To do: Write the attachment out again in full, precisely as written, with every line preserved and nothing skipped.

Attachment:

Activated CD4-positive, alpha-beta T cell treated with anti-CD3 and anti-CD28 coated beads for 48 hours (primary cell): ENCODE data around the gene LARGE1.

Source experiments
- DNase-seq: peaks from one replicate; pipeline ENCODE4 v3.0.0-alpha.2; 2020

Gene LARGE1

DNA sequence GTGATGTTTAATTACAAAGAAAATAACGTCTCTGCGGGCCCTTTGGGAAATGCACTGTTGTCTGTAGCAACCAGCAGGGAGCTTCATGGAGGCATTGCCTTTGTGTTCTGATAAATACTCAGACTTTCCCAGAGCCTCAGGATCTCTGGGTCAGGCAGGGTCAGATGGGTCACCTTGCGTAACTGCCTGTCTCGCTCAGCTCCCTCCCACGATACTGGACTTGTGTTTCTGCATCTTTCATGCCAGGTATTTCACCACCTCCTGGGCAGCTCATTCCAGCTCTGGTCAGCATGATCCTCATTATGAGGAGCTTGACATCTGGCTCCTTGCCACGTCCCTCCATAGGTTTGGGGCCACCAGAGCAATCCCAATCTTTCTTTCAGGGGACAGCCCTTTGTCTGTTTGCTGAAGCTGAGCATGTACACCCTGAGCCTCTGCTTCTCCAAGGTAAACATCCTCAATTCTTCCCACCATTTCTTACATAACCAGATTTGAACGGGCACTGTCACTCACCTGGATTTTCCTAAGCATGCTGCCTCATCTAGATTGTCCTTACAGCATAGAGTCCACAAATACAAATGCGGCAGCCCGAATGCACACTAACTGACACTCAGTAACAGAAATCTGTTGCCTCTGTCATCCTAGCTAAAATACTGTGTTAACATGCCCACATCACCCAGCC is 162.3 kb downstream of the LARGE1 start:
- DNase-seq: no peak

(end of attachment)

Activated CD4-positive, alpha-beta T cell treated with anti-CD3 and anti-CD28 coated beads for 48 hours (primary cell): ENCODE data around the gene LARGE1.

Source experiments
- DNase-seq: peaks from one replicate; pipeline ENCODE4 v3.0.0-alpha.2; 2020

Gene LARGE1

DNA sequence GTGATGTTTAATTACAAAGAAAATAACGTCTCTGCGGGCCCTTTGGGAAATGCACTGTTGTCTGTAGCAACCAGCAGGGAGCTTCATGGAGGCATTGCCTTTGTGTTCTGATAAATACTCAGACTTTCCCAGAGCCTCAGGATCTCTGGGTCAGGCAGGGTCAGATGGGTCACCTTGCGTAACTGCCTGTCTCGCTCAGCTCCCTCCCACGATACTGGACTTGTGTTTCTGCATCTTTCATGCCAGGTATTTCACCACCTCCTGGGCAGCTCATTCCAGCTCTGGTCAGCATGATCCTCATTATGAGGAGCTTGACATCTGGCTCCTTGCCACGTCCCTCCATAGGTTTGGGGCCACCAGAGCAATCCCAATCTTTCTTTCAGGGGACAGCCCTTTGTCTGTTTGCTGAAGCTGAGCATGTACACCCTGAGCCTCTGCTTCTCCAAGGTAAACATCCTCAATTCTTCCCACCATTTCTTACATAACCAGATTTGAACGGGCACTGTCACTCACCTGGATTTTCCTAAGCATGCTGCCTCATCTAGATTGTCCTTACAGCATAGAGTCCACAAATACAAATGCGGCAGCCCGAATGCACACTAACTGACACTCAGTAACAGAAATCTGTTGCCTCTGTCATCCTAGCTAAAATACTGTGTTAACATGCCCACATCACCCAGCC is 162.3 kb downstream of the LARGE1 start:
- DNase-seq: no peak